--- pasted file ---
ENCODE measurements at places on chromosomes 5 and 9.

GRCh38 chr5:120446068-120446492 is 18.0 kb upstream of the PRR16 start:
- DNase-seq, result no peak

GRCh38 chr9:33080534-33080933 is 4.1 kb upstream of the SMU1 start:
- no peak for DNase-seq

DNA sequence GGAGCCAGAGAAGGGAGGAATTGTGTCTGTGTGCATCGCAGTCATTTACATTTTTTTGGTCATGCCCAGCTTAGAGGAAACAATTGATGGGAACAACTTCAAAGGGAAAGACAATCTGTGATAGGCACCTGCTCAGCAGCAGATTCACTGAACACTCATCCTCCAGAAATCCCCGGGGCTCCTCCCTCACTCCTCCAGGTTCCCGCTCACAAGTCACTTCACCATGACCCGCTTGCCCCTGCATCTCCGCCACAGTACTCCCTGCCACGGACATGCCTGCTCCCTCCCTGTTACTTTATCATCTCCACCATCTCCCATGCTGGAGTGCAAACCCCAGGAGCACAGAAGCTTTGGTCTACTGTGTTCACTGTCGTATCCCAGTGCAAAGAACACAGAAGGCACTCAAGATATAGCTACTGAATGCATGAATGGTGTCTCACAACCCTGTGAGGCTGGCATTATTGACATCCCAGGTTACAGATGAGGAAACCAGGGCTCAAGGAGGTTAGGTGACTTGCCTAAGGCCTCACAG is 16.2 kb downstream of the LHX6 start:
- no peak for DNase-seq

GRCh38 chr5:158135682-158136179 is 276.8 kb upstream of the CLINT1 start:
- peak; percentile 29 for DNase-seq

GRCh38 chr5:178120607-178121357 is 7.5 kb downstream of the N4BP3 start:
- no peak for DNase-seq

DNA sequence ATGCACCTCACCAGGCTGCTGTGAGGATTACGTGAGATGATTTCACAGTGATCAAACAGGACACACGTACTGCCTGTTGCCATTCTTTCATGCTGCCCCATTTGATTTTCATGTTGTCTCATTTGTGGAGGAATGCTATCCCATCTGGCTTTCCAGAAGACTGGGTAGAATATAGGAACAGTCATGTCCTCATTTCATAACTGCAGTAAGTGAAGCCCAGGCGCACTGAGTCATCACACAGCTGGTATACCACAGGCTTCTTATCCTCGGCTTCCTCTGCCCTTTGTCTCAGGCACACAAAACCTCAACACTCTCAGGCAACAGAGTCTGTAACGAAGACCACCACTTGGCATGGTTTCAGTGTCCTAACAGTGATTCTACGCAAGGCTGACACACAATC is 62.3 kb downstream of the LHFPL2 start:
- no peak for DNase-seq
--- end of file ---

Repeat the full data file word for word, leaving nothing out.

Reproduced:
ENCODE measurements at places on chromosomes 5 and 9.

GRCh38 chr5:120446068-120446492 is 18.0 kb upstream of the PRR16 start:
- DNase-seq, result no peak

GRCh38 chr9:33080534-33080933 is 4.1 kb upstream of the SMU1 start:
- no peak for DNase-seq

DNA sequence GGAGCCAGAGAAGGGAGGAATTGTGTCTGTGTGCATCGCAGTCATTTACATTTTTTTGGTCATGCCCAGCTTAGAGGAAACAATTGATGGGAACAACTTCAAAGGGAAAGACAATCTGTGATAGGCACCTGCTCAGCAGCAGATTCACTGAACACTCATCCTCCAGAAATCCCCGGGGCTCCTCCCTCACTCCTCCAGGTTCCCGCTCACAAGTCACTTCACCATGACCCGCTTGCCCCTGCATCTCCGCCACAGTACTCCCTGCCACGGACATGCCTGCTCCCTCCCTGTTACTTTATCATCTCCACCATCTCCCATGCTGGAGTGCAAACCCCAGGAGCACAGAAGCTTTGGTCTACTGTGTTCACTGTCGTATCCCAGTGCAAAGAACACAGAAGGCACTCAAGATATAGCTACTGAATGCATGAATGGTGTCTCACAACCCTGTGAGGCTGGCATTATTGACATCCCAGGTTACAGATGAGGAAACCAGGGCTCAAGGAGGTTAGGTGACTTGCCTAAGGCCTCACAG is 16.2 kb downstream of the LHX6 start:
- no peak for DNase-seq

GRCh38 chr5:158135682-158136179 is 276.8 kb upstream of the CLINT1 start:
- peak; percentile 29 for DNase-seq

GRCh38 chr5:178120607-178121357 is 7.5 kb downstream of the N4BP3 start:
- no peak for DNase-seq

DNA sequence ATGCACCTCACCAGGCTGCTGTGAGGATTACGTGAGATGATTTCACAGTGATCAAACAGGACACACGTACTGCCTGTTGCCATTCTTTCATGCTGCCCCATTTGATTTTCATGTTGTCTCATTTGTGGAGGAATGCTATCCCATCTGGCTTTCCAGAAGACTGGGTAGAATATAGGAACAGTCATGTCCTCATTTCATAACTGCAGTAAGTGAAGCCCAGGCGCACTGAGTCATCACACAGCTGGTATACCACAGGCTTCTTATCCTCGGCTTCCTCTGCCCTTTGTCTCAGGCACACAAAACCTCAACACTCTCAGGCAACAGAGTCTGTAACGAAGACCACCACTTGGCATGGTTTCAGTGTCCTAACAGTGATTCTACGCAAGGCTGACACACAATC is 62.3 kb downstream of the LHFPL2 start:
- no peak for DNase-seq